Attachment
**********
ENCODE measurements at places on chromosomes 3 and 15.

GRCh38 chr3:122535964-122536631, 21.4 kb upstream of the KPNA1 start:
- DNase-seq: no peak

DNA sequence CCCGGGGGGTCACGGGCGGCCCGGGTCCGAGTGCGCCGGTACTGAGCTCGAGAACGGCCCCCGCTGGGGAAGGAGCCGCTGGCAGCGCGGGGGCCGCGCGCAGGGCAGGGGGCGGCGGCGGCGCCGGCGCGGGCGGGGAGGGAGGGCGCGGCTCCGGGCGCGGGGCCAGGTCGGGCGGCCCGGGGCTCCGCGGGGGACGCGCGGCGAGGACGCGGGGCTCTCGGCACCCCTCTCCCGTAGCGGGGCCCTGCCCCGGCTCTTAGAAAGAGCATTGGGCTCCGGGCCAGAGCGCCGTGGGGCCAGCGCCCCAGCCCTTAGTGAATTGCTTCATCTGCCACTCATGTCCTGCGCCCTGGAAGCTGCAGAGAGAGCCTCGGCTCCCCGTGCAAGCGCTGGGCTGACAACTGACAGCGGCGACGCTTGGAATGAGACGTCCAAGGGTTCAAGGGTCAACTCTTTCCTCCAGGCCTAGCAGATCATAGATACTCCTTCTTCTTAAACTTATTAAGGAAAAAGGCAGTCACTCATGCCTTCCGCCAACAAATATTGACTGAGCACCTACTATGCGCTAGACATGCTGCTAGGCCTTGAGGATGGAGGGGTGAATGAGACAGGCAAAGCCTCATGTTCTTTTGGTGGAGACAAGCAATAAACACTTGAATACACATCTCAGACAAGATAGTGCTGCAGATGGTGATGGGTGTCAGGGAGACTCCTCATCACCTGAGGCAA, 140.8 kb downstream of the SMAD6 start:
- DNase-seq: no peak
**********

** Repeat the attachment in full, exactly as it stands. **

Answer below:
ENCODE measurements at places on chromosomes 3 and 15.

GRCh38 chr3:122535964-122536631, 21.4 kb upstream of the KPNA1 start:
- DNase-seq: no peak

DNA sequence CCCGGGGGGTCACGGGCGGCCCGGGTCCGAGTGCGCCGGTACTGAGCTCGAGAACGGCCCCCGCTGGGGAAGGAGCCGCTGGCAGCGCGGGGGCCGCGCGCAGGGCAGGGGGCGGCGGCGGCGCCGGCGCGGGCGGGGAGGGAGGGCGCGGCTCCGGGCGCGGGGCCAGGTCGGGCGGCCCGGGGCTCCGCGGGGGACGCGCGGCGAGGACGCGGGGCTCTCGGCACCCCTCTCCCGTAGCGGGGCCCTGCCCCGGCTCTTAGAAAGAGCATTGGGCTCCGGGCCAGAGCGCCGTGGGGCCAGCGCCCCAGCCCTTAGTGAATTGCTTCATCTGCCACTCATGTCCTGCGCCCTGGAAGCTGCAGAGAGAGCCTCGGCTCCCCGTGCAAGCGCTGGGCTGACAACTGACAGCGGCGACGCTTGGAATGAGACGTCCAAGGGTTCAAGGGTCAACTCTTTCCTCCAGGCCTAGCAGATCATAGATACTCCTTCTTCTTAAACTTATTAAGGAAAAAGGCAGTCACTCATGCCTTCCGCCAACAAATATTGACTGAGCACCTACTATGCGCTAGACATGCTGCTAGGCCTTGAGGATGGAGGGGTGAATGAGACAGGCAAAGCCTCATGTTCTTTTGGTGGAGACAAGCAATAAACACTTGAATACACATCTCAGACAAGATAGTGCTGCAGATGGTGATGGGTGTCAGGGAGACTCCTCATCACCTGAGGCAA, 140.8 kb downstream of the SMAD6 start:
- DNase-seq: no peak